According to the victim, the assault occurred in a car as Beer was driving, with her in the front passenger seat, back to the Guilderland home they shared, after an evening spent listening to live music. The arrest report says she told Guilderland Police that she tried numerous times to escape from the car, and that Beer sped up or quickly turned each time to prevent her from doing so. The report lists his occupation as a mechanic, and says he is 5 feet, 10 inches tall and weighs 210 pounds. The victim is slender and petite.

Beer, of Troy, was arrested on May 29, 2014, after the victim filed a complaint with the Guilderland Police.

When she stood up in Guilderland Town Court on June 30 to read her impact statement, she detailed the physical and emotional harm she says she suffered as a result of being punched repeatedly in the face. She spoke of the fear, guilt, depression, insomnia, vertigo, and dizziness she has experienced since, and the emotional trauma that her three sons have also suffered.

The victim stated, “I lost clients, isolated myself, and some days my only goal was to be out of bed before my [youngest] son got home from school.”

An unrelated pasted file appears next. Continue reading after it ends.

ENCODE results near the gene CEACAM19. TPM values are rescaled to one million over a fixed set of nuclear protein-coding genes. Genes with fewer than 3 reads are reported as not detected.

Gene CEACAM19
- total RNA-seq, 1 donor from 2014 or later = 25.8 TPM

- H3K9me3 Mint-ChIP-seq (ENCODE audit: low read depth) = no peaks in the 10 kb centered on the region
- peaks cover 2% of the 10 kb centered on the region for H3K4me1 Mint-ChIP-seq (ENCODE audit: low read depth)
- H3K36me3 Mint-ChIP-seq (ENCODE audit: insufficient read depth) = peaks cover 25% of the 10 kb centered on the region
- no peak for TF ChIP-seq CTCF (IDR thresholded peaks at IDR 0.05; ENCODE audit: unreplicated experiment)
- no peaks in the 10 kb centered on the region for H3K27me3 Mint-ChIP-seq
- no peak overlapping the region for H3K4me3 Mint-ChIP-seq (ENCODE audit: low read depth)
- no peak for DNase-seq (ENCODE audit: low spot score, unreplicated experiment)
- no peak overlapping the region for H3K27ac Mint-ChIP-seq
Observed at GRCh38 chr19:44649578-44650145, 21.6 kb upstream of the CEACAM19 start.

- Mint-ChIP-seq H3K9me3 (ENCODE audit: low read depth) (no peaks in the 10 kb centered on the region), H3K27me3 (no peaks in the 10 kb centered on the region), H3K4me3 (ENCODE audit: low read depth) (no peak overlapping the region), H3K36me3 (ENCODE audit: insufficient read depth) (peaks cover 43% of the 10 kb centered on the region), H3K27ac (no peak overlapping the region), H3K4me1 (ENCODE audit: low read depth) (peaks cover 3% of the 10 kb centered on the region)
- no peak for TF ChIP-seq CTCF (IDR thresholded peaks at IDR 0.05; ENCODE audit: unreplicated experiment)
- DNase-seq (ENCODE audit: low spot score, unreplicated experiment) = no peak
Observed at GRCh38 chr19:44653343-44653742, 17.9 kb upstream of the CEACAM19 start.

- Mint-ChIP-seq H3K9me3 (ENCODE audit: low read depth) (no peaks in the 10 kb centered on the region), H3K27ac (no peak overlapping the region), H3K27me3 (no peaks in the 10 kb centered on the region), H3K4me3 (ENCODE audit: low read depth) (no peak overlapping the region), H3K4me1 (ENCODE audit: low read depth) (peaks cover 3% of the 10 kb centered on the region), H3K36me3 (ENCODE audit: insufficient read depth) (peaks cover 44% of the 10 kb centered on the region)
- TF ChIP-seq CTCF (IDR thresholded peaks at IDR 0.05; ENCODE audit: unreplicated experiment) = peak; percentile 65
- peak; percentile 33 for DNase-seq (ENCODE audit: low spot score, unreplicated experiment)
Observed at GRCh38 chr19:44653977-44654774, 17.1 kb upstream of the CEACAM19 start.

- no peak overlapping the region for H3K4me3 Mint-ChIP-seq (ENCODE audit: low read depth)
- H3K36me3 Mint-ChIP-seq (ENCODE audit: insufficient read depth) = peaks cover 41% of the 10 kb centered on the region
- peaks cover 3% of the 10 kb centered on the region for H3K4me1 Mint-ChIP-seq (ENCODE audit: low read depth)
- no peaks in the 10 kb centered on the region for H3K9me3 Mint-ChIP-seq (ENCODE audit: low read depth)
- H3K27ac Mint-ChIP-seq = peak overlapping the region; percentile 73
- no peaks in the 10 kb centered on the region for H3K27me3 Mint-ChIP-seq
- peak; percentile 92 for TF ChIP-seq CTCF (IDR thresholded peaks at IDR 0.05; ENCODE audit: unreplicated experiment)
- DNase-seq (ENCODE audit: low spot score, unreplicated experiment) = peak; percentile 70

Beer chose to take his third-degree assault charges to jury trial and was convicted in April 2016. At his sentencing, he faced a maximum of one year in Albany County’s jail.

Immediately after the victim finished speaking on June 30, Sherwood said that he did “not feel that incarceration is appropriate.” In addition to the fine and community service that he gave Beer, he also allowed the victim a five-year order of protection. He could not extend the protection to her two younger sons, as she had requested, he said, since they were “not the victims in this case.”


The Enterprise — Elizabeth Floyd Mair
A fine and community service: William Beer listens as Guilderland Town Justice Richard Sherwood pronounces his sentence on a domestic violence assault conviction Thursday. His lawyer, Madalyn R. DeThomasis of the public defender’s office, stands beside him.


The decision to press charges

The victim didn’t report the assault right away. “I was afraid,” she said. Beer was living in her Guilderland house, she said, and she didn’t like her options: She didn’t want him there anymore, but she didn’t want to antagonize him, either.

It was her sons who pushed her, a month after the assault, to press charges, she told The Enterprise.

Her oldest son, then 26, came to her and said, “You aren’t going to report this, are you?” she told The Enterprise. She explained that she had wanted to avoid the “drama and craziness” that she knew would come from standing up to Beer, she said, adding, “I didn’t want to go through two years of hell.”